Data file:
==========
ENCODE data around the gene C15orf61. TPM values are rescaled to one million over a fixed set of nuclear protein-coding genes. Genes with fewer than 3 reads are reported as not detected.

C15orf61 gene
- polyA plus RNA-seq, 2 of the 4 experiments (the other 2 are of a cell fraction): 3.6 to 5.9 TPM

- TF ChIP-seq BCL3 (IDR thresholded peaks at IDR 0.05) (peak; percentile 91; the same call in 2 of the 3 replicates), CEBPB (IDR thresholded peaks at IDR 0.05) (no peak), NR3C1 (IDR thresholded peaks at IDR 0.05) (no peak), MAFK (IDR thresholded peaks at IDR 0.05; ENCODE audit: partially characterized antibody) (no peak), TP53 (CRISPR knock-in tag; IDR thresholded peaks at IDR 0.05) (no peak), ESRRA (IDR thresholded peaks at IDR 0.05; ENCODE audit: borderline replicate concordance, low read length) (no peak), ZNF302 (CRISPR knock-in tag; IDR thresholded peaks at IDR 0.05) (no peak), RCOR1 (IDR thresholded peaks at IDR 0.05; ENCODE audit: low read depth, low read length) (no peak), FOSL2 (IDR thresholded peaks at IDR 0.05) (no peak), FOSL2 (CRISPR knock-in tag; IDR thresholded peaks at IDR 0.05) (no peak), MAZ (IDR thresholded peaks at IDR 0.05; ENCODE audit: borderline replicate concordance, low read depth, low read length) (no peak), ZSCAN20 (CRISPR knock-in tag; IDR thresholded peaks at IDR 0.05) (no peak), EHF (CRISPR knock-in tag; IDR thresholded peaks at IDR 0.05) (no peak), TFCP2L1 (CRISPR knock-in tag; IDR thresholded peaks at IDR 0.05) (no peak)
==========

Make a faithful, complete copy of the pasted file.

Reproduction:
ENCODE data around the gene C15orf61. TPM values are rescaled to one million over a fixed set of nuclear protein-coding genes. Genes with fewer than 3 reads are reported as not detected.

C15orf61 gene
- polyA plus RNA-seq, 2 of the 4 experiments (the other 2 are of a cell fraction): 3.6 to 5.9 TPM

- TF ChIP-seq BCL3 (IDR thresholded peaks at IDR 0.05) (peak; percentile 91; the same call in 2 of the 3 replicates), CEBPB (IDR thresholded peaks at IDR 0.05) (no peak), NR3C1 (IDR thresholded peaks at IDR 0.05) (no peak), MAFK (IDR thresholded peaks at IDR 0.05; ENCODE audit: partially characterized antibody) (no peak), TP53 (CRISPR knock-in tag; IDR thresholded peaks at IDR 0.05) (no peak), ESRRA (IDR thresholded peaks at IDR 0.05; ENCODE audit: borderline replicate concordance, low read length) (no peak), ZNF302 (CRISPR knock-in tag; IDR thresholded peaks at IDR 0.05) (no peak), RCOR1 (IDR thresholded peaks at IDR 0.05; ENCODE audit: low read depth, low read length) (no peak), FOSL2 (IDR thresholded peaks at IDR 0.05) (no peak), FOSL2 (CRISPR knock-in tag; IDR thresholded peaks at IDR 0.05) (no peak), MAZ (IDR thresholded peaks at IDR 0.05; ENCODE audit: borderline replicate concordance, low read depth, low read length) (no peak), ZSCAN20 (CRISPR knock-in tag; IDR thresholded peaks at IDR 0.05) (no peak), EHF (CRISPR knock-in tag; IDR thresholded peaks at IDR 0.05) (no peak), TFCP2L1 (CRISPR knock-in tag; IDR thresholded peaks at IDR 0.05) (no peak)